Like Leggy, I don’t change my number from year to year. It’s always at 35. Didn’t hit it last year (30) because I was so busy and disappointment after each book made me lose motivation. It wasn’t all bad because I kept my goal of reading back titles and finally read Silver Sparrow! My authors were diverse last year and 13 of my 30 reads were my black women authors and that made me happy.

This year, I would like to continue that. I don’t read across genres as much as Leggy does but I want my authors to be diverse. Reading Detransition, Baby by a trans author was an experience because it took me into a world I had no experience with at all and that’s a good thing. I really enjoy memoirs and didn’t read a lot of them last year, I hope to get back to that this year.

Above all else, I just want to enjoy my reads. We say this every year – the number goals are a guideline and not a hard fast rule. I hope I read books that make me tingle and who knows – is this the year I read 1 or 2 fantasy books and make Leggy’s day? Stay tuned.

Happy new [reading] year, everyone. Let us know what goals you have for your reading in the comments (We really do like hearing from you guys!!)

Taynement & Leggy

Book Related Topics, Chick-Lit, Fantasy, Fiction, Historical, romance, Uncategorized

What I’ve Been Reading Lately: 4 Quick Fire Reviews

Image result for what i've been reading lately

When I’m not reading the latest literary fiction books, I’m reading backlist titles that are fun and don’t require any thinking on my part. These are the sort of books that have kept my mental health in check this year. Enjoy 4 short reviews for the price of one!

1. The Hike by Drew Magary

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“This future you live in . . . would I like it?” “Honestly, it’s probably not that different from the world you know. Some people are happy. Some people are angry. There are wars. I don’t know if time makes much of a difference. The world changes, but people act the way people always do.”

Ben takes a business trip to rural Pennsylvania and decides to take a hike while waiting for his meeting. He stumbles on a hiking path and starts down the road only to find himself in the middle of a nightmare. He is warned that if he gets off the path he will die. With no other choice but to move forward, Ben finds himself encountering monsters, and talking crabs, men from the 18th century and giants who are trying to kill him. He spends years on the path just trying to find his way home. He is told he just has to stay on the path and track down the “producer” – the creator of this bizarre world to get back to his family.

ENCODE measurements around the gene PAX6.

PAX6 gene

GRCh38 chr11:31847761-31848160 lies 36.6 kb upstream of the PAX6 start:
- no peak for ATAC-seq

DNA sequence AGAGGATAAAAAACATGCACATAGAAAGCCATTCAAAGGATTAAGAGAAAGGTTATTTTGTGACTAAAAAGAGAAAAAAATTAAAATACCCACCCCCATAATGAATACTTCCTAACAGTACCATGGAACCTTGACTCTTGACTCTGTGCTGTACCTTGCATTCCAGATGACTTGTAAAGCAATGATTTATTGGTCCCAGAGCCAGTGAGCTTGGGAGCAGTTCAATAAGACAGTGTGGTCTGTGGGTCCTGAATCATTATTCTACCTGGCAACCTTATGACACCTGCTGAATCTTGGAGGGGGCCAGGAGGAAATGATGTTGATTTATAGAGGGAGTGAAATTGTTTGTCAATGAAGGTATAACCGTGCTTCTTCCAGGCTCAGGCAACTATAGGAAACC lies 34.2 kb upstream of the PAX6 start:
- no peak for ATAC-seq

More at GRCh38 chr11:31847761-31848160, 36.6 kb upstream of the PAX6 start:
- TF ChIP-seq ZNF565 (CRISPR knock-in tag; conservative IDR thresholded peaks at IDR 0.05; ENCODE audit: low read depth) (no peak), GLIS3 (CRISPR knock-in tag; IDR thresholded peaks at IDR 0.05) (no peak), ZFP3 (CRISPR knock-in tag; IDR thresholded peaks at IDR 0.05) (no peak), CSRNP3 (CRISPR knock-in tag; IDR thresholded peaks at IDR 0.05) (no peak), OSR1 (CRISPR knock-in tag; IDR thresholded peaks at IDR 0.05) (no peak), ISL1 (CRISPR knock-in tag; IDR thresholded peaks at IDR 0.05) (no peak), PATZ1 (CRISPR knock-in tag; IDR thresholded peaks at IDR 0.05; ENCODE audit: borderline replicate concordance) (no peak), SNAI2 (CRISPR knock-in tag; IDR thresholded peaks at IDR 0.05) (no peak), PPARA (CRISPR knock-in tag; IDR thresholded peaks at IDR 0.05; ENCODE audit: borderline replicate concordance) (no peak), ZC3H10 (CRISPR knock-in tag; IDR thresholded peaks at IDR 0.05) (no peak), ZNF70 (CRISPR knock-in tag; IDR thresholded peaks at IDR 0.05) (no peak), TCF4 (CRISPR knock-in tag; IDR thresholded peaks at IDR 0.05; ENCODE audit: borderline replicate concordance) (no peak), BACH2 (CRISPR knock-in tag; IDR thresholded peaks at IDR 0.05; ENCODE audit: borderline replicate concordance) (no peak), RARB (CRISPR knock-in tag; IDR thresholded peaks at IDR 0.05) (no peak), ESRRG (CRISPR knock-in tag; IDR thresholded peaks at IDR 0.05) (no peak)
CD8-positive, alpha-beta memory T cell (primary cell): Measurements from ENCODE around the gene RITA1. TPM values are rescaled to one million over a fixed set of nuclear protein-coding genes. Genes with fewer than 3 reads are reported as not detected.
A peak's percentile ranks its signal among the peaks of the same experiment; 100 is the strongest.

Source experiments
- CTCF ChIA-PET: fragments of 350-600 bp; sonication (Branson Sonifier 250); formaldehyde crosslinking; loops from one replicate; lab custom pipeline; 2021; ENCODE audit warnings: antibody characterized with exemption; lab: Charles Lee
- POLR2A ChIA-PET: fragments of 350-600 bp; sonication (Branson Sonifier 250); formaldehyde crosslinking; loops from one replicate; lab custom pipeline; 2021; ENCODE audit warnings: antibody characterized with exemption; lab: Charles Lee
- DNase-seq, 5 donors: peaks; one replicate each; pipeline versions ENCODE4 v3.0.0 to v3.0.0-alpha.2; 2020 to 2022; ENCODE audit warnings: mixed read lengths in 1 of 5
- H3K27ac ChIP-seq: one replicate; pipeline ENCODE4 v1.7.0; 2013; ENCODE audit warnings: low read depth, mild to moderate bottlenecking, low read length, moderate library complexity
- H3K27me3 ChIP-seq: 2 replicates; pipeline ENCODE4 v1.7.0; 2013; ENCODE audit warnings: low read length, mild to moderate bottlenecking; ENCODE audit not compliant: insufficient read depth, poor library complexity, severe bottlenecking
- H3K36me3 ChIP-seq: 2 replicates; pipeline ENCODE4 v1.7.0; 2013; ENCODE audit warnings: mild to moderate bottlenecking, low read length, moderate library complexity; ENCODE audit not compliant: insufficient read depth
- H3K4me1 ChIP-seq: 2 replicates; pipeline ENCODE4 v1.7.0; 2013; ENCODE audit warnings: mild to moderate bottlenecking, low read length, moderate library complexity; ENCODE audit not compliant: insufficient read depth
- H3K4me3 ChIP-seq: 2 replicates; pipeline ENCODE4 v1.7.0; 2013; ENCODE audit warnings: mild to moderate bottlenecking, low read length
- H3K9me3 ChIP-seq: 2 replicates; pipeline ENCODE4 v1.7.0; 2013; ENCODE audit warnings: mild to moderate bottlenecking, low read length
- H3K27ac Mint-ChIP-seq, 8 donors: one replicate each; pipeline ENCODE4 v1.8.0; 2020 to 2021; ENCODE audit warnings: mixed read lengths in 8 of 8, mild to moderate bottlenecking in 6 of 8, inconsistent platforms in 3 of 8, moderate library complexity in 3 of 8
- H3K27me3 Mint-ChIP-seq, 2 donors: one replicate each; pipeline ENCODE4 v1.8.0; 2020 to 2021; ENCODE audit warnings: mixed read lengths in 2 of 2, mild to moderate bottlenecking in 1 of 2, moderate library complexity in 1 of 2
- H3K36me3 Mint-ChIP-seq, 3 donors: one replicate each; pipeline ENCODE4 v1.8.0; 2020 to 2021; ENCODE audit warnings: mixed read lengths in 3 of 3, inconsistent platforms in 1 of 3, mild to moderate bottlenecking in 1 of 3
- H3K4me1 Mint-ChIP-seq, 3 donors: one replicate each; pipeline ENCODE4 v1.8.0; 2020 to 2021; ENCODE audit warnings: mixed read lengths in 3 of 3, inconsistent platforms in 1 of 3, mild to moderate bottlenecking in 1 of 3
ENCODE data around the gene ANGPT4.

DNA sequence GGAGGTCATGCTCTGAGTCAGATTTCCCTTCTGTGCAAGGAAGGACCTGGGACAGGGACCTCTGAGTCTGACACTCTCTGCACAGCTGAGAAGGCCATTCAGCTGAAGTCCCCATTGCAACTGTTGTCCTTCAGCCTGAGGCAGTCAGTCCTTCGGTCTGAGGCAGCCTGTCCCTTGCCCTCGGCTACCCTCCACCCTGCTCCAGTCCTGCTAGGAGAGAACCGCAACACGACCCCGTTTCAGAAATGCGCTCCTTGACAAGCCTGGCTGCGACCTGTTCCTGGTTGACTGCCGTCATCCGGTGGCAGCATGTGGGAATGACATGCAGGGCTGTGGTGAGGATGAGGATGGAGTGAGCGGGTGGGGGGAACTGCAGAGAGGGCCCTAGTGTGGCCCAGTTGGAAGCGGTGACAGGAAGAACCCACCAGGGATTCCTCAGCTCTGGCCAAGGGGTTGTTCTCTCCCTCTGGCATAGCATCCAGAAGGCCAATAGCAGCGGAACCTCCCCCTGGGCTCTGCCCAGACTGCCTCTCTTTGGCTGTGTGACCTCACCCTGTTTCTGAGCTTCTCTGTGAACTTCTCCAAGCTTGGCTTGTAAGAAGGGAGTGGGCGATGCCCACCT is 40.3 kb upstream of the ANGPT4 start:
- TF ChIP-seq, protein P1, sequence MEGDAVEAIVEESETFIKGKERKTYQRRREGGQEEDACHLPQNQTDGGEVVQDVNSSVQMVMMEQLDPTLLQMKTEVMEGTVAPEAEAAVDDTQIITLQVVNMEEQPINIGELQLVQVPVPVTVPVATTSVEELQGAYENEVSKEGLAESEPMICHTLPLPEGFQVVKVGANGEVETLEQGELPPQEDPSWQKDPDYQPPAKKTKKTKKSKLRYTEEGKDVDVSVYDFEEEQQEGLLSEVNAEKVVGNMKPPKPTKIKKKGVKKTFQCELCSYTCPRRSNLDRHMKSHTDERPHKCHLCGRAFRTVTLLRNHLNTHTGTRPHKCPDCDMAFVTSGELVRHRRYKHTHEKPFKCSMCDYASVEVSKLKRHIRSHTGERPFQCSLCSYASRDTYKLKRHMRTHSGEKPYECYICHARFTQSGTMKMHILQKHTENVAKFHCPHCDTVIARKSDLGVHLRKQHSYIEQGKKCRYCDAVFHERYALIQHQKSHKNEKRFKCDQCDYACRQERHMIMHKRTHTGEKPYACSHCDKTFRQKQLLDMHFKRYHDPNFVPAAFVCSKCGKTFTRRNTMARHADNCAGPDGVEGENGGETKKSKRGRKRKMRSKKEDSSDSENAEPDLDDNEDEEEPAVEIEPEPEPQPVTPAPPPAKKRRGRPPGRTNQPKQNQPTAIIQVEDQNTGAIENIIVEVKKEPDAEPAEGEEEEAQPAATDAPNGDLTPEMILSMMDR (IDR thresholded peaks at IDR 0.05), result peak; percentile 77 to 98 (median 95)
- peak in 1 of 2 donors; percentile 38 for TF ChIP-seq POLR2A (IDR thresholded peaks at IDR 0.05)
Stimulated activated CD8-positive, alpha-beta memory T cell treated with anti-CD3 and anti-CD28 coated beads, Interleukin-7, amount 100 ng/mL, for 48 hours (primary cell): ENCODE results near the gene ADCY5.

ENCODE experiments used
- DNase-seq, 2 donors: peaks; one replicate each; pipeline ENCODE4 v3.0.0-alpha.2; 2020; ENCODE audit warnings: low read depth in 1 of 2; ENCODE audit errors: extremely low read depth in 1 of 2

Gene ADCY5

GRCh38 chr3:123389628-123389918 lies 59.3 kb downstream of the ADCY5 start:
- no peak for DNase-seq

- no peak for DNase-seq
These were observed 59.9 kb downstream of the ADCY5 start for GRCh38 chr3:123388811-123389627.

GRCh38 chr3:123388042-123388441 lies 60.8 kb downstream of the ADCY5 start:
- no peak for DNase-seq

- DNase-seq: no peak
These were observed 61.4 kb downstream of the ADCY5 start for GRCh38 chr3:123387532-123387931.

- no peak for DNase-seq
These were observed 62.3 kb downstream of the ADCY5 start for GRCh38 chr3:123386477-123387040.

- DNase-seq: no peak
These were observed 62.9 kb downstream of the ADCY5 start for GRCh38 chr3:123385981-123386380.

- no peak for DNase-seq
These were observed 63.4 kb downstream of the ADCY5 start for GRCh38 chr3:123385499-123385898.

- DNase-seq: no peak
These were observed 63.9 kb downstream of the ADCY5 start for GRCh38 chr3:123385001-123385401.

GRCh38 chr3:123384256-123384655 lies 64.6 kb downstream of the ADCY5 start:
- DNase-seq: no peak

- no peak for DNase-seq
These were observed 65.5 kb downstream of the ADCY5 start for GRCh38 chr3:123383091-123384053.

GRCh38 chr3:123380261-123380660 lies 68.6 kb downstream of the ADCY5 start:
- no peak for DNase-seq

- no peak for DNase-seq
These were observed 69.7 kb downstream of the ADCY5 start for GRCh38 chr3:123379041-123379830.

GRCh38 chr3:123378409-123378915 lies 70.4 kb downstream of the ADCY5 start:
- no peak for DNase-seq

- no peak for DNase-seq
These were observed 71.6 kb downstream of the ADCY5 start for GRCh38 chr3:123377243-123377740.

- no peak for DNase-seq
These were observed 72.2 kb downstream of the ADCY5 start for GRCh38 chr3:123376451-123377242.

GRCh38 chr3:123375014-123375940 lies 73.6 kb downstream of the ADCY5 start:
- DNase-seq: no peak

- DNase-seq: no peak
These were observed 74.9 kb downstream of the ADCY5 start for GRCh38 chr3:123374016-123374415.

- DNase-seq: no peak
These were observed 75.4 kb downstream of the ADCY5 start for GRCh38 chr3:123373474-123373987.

I picked up this book because it was recommended as a spooky read for halloween. They were wrong because this isn’t a spooky read at all. It reads more as fantasy or an adventure tale. There was nothing scary about it. Also, everyone mentions the last page being amazing. I didn’t think it was that great and I figured it out before I got to the end of the book, maybe because I was looking for it after reading all the reviews that were amazed at the ending.

I gave this one 3 stars on Goodreads. I really don’t know who would enjoy this book. It’s very bizarre but I guess if you liked Alice in Wonderland, you might like this one? It was a fun read to me.

2. Forge of Destiny by Yrsillar (Forge of Destiny #1)

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Ling Qi is a girl who has had to survive in the slums for years but she has just been recruited for having the talent that might make her an immortal in the future if she works hard. Ling is from a world ruled by immortals and stalked by beasts and spirits. The immortals are the richest and most revered members of the empire. Sent to the prestigious Argent Peak Sect to harness her talent, Ling is determined to take advantage of every opportunity given to her at school. She must work hard to catch up with her peers who are from rich immortal families and have been training for this their entire life. The sect grants the students only three months truce, for three months they’re not allowed to kill or fight each other but after the three months all bets are off. Ling struggles to advance and be stronger in time for the end of the truce and also gather enough allies who’ll stand and fight with her when the time comes.